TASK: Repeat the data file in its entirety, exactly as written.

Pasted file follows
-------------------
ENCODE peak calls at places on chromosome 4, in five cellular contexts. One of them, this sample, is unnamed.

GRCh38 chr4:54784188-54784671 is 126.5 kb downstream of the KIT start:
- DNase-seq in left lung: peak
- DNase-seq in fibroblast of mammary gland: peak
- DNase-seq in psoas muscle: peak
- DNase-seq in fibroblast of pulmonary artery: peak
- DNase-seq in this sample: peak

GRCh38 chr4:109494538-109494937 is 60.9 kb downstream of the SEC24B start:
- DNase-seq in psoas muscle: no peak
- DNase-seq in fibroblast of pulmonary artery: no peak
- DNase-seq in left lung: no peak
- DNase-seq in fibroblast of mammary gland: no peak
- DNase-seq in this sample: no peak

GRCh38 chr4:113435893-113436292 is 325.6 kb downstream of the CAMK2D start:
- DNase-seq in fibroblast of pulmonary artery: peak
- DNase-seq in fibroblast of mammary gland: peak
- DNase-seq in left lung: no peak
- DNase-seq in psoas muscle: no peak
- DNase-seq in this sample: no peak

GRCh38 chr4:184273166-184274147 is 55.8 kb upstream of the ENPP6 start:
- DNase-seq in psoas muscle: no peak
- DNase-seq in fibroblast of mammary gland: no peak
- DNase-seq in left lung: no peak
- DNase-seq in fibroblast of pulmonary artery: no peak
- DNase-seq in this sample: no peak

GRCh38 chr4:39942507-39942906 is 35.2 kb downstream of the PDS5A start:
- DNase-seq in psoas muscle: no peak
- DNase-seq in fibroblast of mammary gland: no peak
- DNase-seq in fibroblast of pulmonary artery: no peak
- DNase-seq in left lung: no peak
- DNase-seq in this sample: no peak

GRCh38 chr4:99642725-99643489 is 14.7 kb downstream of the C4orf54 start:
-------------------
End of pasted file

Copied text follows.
ENCODE peak calls at places on chromosome 4, in five cellular contexts. One of them, this sample, is unnamed.

GRCh38 chr4:54784188-54784671 is 126.5 kb downstream of the KIT start:
- DNase-seq in left lung: peak
- DNase-seq in fibroblast of mammary gland: peak
- DNase-seq in psoas muscle: peak
- DNase-seq in fibroblast of pulmonary artery: peak
- DNase-seq in this sample: peak

GRCh38 chr4:109494538-109494937 is 60.9 kb downstream of the SEC24B start:
- DNase-seq in psoas muscle: no peak
- DNase-seq in fibroblast of pulmonary artery: no peak
- DNase-seq in left lung: no peak
- DNase-seq in fibroblast of mammary gland: no peak
- DNase-seq in this sample: no peak

GRCh38 chr4:113435893-113436292 is 325.6 kb downstream of the CAMK2D start:
- DNase-seq in fibroblast of pulmonary artery: peak
- DNase-seq in fibroblast of mammary gland: peak
- DNase-seq in left lung: no peak
- DNase-seq in psoas muscle: no peak
- DNase-seq in this sample: no peak

GRCh38 chr4:184273166-184274147 is 55.8 kb upstream of the ENPP6 start:
- DNase-seq in psoas muscle: no peak
- DNase-seq in fibroblast of mammary gland: no peak
- DNase-seq in left lung: no peak
- DNase-seq in fibroblast of pulmonary artery: no peak
- DNase-seq in this sample: no peak

GRCh38 chr4:39942507-39942906 is 35.2 kb downstream of the PDS5A start:
- DNase-seq in psoas muscle: no peak
- DNase-seq in fibroblast of mammary gland: no peak
- DNase-seq in fibroblast of pulmonary artery: no peak
- DNase-seq in left lung: no peak
- DNase-seq in this sample: no peak

GRCh38 chr4:99642725-99643489 is 14.7 kb downstream of the C4orf54 start: